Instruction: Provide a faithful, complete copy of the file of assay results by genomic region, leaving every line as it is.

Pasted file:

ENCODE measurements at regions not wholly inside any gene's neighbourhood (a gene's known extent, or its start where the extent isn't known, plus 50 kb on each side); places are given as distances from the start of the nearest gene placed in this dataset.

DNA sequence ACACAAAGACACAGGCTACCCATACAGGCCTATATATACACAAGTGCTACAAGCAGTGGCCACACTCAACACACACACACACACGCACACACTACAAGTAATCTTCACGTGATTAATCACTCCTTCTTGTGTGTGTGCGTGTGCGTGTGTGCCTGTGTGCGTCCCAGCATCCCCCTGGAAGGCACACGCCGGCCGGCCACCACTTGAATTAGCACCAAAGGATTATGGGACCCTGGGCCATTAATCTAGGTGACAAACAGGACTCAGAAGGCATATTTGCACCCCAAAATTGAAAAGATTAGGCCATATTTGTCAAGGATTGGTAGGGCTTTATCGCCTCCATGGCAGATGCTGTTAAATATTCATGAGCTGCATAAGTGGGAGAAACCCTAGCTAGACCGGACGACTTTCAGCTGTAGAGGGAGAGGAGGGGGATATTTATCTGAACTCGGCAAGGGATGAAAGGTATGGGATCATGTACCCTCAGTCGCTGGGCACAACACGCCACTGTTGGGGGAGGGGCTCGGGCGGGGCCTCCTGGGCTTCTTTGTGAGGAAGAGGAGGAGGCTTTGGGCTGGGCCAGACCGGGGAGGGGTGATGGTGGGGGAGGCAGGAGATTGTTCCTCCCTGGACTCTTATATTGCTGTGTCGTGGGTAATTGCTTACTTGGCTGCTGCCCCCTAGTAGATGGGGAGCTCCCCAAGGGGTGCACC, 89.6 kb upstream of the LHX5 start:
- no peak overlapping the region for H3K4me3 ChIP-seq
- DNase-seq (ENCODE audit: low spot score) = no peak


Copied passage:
ENCODE measurements at regions not wholly inside any gene's neighbourhood (a gene's known extent, or its start where the extent isn't known, plus 50 kb on each side); places are given as distances from the start of the nearest gene placed in this dataset.

DNA sequence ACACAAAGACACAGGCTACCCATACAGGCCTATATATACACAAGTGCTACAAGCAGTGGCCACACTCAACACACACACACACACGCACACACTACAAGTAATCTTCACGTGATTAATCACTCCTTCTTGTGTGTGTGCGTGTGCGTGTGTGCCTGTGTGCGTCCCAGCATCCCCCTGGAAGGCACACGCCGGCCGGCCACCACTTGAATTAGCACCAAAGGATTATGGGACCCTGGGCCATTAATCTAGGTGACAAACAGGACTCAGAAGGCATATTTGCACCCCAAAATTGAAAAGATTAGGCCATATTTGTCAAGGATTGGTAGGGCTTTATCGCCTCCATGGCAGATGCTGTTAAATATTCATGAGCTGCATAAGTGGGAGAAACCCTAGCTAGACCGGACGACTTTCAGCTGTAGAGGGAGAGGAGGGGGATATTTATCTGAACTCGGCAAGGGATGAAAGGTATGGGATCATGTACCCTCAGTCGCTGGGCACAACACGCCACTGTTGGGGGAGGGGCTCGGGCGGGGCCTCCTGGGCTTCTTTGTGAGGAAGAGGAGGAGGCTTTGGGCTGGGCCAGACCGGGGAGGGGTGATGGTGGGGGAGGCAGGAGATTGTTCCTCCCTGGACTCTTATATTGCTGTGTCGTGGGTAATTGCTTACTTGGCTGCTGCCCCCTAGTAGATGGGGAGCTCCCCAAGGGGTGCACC, 89.6 kb upstream of the LHX5 start:
- no peak overlapping the region for H3K4me3 ChIP-seq
- DNase-seq (ENCODE audit: low spot score) = no peak